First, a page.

In the first half of the 20th century Bakelite was used for everything from jewellery, telephones, radios, lamps, clocks, kitchenware, to billiard balls. Their appeal today come from Bakelite’s distinctive look which represents a time when more and more consumers were able to take advantage of previously out-of-reach fashions and consumer goods.

Prior to the invention of Bakelite, the first entirely synthetic plastic, plastics were made from natural substances such as rubber from rubber trees and shellac from secretions of the lac beetle. Natural plastics were however difficult and expensive to obtain and as the demand for materials increased during the industrial revolution, chemists began experimenting to create new man made (synthetic) materials.

It was in 1909 when a Belgian chemist named Leo Baekeland created the first entirely synthetic plastic which he called “Bakelite”. The way goods were manufactures were revolutionised because of the invention of Bakelite. Its properties, including its resistance to heat and nonconductivity, made it particularly useful in the automotive and electrical industries as an insulator, and it was also suitable for a much wider variety of purposes.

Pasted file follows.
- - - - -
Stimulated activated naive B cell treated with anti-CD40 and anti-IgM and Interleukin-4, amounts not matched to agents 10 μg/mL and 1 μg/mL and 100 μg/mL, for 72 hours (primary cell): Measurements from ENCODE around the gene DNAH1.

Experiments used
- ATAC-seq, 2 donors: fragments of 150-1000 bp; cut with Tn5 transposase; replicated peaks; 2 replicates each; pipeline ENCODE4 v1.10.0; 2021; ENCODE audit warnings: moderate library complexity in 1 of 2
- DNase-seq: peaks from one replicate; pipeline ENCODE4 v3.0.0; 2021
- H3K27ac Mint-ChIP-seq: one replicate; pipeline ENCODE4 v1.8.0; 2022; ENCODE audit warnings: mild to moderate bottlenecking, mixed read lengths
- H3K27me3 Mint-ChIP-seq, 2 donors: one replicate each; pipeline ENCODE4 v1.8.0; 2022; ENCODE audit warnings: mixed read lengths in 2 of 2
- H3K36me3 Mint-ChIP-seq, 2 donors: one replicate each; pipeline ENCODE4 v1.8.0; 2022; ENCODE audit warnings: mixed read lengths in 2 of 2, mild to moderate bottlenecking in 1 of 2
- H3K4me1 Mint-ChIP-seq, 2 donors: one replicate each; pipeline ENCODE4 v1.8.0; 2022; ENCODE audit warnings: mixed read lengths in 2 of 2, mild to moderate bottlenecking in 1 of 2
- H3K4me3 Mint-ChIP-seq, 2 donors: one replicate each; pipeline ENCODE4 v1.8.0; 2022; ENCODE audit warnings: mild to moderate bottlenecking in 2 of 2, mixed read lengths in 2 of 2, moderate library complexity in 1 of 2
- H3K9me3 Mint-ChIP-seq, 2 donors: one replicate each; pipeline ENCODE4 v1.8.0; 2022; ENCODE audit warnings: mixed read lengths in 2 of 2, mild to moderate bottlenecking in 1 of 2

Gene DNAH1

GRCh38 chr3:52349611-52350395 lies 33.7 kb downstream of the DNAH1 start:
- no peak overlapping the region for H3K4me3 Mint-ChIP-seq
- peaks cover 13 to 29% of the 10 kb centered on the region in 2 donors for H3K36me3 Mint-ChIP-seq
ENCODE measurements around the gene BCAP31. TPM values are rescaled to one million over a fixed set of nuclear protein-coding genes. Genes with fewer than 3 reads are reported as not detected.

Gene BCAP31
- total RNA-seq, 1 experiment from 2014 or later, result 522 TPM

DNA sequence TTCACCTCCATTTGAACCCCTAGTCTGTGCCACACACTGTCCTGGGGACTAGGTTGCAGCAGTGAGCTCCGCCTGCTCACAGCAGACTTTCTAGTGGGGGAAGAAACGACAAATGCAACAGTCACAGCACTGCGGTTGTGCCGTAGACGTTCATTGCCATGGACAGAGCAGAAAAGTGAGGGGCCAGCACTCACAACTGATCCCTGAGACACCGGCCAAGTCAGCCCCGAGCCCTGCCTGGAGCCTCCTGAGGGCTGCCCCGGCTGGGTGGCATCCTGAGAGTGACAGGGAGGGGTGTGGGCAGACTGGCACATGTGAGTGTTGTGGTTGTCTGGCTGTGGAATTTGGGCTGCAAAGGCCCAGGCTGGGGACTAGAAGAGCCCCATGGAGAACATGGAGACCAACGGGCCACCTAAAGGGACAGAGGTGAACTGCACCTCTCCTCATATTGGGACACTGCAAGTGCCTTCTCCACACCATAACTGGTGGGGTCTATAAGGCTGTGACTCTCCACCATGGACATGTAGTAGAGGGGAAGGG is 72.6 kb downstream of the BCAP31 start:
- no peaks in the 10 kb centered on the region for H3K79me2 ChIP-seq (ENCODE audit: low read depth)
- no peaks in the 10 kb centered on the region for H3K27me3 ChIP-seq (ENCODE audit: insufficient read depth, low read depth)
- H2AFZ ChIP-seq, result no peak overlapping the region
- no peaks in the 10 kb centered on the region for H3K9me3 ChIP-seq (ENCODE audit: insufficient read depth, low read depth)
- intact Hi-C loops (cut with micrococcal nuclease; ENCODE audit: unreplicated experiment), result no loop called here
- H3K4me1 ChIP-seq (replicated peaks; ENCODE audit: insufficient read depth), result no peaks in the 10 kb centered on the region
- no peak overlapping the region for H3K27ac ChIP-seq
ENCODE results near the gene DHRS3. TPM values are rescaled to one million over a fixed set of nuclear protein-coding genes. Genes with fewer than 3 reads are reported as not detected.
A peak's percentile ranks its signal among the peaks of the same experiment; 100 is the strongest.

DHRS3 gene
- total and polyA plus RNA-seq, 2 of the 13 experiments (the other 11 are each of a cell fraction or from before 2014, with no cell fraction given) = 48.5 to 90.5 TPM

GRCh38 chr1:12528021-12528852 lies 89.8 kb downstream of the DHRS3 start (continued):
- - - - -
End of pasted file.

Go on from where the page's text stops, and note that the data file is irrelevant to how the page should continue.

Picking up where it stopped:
Portrait of Leo Baekeland, early 20th century Photo: Science History Institute/Underwood & Underwood Studios, New York, NY

Bakelite began a new era of affordable, convenient consumer products, it was versatile (could be moulded into almost any shape), it was lightweight, durable, sleek and could be made into bright colours. Its use increased dramatically as manufacturers realized its potential making it possible for all consumers to enjoy products that previously had been inaccessible.

After the 1950s, a large variety of plastics appeared in the marketplace and edged out Bakelite in all but a few specialized (mostly electrical) uses.